Friday, October 4, 2013

Battlelore Battle of Agincourt

         I finally got a game in using Battlelore. Originally my plan was to use Peter Laing figures for the game, but decided to use the figures that came with the game. One reason I bought the game was the playing pieces. After reading the rules, it is suggested that you start by playing the Agincourt scenario. It seemed like a good place to start.

         I really don't know much about Agincourt except that it was a battle between England and France during the Hundred Years War, a battle the English won. I was going to research it, but for once I resisted the temptation and figured that  I would play the game out instead of trying to recreate it.
The English are on the left, they have banners. The French have pennants.  The different colors represent the unit strength; green for light troops, blue for regular troops, and red for heavy troops.

A view from behind the French line looking towards the English.

A closeup of the French knights charging forward.

The French mounted knights hit both English flanks. If cavalry can make an enemy unit retreat, they can "pursue" and battle again. The French push back one unit of archers. They pursue and hit the next archer unit.

The English right flank is being forced back.

The French knight unit hitting the English left flank crushed one regular infantry unit (not shown) and turns on another regular infantry unit.

The French knights on the English right forces back both archer units to the edge of the field.

The French on the English right destroys another regular unit. The English in turn manages to eliminate the French knight unit.

In Battlelore victory goes who collects a certain number of the enemy standards. At this point the English are down, two to one.  For this scenario the first side to capture four standards wins the game. Now the French knights hope to win the battle. All they need to do is force both units to at least retreat over the edge of the board. At this point it hadn't been much of a battle. As with the Battle Master game played last week, the knights were just riding down the enemy.

However, the French charge didn't break through the archers.  At this point I realized that I missed an important rule.  If any figure takes cover in woods, both attacker and defender are limited to rolling a maximum of two dice. Now the regular rules are green units roll 2 dice, blue units 3 dice, and red units 4 dice. By the English archers moving into the woods, the French knights have lost their most valuable asset. And now the archers manage to kill one knight and made them retreat.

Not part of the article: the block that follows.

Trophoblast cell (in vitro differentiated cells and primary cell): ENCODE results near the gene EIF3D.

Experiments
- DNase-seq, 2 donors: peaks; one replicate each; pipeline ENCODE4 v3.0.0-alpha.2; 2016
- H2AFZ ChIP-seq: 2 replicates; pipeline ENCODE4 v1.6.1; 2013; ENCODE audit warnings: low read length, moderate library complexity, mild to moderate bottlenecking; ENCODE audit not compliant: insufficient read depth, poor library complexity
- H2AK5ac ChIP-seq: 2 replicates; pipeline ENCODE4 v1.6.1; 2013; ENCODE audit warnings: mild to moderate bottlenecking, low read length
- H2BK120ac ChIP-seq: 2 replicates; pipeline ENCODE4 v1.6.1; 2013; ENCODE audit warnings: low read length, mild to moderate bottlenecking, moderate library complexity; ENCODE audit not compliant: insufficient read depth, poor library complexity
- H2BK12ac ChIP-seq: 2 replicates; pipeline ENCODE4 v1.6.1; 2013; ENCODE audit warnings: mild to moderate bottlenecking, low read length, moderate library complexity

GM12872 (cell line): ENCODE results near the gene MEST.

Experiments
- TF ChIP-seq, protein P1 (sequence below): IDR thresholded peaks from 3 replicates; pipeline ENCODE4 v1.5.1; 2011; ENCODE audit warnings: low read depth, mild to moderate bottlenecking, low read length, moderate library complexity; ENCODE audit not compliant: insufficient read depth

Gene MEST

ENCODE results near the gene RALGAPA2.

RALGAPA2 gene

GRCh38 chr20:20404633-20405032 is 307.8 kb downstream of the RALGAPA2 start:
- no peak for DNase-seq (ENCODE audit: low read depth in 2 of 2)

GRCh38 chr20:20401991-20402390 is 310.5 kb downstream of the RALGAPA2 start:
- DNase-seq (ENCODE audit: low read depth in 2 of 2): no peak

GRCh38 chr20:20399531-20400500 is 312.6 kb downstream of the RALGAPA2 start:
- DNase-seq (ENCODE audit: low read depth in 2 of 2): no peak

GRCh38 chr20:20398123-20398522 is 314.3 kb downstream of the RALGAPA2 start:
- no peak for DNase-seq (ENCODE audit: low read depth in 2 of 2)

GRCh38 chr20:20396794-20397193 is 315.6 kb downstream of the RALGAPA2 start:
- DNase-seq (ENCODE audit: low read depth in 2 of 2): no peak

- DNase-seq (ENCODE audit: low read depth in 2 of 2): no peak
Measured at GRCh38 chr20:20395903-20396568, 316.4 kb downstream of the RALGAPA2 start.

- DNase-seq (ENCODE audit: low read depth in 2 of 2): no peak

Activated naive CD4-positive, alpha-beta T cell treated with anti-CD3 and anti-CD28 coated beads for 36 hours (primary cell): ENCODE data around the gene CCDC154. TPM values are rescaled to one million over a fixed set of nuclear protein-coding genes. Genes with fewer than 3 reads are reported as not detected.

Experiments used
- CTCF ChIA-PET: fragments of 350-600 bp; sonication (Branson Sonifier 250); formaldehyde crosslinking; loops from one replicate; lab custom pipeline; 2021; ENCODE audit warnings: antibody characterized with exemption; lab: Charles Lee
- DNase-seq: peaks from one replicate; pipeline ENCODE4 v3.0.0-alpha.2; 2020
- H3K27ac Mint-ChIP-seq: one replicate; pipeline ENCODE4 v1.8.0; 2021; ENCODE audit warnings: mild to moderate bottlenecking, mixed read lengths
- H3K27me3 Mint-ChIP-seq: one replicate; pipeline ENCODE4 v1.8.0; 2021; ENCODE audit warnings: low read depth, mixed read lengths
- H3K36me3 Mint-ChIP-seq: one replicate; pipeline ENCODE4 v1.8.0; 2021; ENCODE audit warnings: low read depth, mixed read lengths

What I thought was going to be a rather dull game got very lively. And now the French had to bring forward their infantry. There have been several turns at this point where both sides have failed to gain any advantage.

Looking down the line, one can see where the different forces are by the banners and pennants. Notice the two closest units. One French regular infantry has managed to get between an English archer unit and the back line.

The battle was decided in the center. The English had one heavy infantry unit, which was causing havoc amongst the French. However, the French finally manage to surround it and wipe it out. (The soldier lowering the standard is for dramatic effect.)

Another view of the battlefield at the end of the game. The French won,  capturing 4 banners to the English capturing 1.

This game turned out to be more fun than expected. I believe  I might have made a few mistakes with the rules, but maybe a couple of games should help.  I also think that these rule could be used with Peter Laing figures and Heroscape hexes for a more 3D battlefield. I also found a website with  a great many historical and fantasy scenarios that could keep one occupied for a long time.


  1. John - the rules look interesting - I will have to look out for them.
    As regards Agincourt, let me know if you want more information, as I have a reasonable amount about the battle, including one of those Almark books like the one that you picked up recently

  2. Ian- They do seem promising. As I said, I did make some mistakes. You should be able to see them by tooling "Battlelore rules". I came across a PDF file of them. I've also been thinking of Command and Color Ancients. I have decided to start work on my Peter Laing Medievals to use with Battlelore rules. Hopefully I can get at least a couple of games in until I lose interest.
    I actually dug out my battered copy of "The War Game" edited by Peter Young as I remembered there is a chapter on Agincourt. I didn't get to read it last night; hopefully that will be my nights entertainment.

  3. Ian, in reagards to "tooling Battlelore rules" it should be "googling Battlelore rules". Where tooling came from I have no idea!